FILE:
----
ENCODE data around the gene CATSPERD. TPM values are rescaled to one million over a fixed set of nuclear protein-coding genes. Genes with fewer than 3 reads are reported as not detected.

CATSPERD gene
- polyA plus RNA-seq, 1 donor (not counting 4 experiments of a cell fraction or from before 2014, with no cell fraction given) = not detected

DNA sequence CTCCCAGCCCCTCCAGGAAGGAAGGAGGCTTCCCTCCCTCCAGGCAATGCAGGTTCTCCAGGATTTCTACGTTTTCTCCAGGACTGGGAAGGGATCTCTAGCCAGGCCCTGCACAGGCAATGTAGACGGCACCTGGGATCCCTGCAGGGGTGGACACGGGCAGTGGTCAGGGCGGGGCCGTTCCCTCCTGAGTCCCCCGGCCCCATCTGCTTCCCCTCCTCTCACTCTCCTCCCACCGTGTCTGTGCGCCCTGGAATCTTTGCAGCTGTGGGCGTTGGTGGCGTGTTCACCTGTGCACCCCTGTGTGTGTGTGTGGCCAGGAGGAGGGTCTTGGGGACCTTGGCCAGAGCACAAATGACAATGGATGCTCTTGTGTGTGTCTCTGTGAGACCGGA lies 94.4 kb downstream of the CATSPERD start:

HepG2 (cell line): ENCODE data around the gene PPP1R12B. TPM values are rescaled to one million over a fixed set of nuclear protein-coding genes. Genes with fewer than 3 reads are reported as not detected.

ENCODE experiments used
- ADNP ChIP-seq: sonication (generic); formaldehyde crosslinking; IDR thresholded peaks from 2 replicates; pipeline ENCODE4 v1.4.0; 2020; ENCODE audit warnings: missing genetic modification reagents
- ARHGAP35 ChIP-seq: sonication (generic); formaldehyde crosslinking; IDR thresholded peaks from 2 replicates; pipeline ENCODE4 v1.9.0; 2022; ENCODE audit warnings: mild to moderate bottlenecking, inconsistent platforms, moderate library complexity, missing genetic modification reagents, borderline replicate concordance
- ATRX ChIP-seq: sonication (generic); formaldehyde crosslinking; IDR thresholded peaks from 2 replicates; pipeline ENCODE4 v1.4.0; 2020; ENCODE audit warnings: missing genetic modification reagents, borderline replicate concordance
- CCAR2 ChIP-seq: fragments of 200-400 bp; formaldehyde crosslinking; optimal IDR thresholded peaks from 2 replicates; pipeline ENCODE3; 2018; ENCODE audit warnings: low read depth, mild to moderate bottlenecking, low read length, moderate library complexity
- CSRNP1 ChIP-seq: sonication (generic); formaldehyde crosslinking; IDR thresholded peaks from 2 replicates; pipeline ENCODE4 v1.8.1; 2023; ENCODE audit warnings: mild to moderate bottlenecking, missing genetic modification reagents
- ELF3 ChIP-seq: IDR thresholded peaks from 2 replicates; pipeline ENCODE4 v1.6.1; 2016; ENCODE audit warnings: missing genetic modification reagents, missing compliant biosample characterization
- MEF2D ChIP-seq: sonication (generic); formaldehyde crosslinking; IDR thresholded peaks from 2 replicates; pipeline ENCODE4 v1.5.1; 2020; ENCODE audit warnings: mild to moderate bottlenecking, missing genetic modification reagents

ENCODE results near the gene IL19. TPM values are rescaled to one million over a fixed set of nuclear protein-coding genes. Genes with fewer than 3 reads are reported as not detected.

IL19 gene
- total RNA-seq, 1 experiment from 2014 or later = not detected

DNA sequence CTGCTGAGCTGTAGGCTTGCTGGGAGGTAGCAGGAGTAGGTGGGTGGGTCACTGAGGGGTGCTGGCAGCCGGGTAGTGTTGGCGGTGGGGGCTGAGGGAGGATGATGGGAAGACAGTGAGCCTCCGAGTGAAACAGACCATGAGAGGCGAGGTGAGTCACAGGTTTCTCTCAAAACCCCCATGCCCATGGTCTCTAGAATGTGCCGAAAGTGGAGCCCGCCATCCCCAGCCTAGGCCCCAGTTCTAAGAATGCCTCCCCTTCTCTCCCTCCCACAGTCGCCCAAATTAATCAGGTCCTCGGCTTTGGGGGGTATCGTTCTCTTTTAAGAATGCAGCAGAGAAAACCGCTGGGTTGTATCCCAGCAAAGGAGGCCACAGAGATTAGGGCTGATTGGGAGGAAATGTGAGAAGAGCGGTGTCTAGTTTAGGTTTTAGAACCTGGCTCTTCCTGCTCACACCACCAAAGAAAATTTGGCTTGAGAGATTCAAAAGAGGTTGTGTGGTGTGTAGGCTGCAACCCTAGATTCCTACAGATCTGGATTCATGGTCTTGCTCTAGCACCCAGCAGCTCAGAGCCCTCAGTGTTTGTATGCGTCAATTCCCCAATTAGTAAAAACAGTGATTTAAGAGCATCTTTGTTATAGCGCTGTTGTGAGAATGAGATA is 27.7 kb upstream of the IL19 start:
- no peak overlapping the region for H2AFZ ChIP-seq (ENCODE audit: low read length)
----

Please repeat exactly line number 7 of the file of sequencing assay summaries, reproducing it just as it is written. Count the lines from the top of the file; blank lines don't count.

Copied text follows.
- ADNP ChIP-seq: sonication (generic); formaldehyde crosslinking; IDR thresholded peaks from 2 replicates; pipeline ENCODE4 v1.4.0; 2020; ENCODE audit warnings: missing genetic modification reagents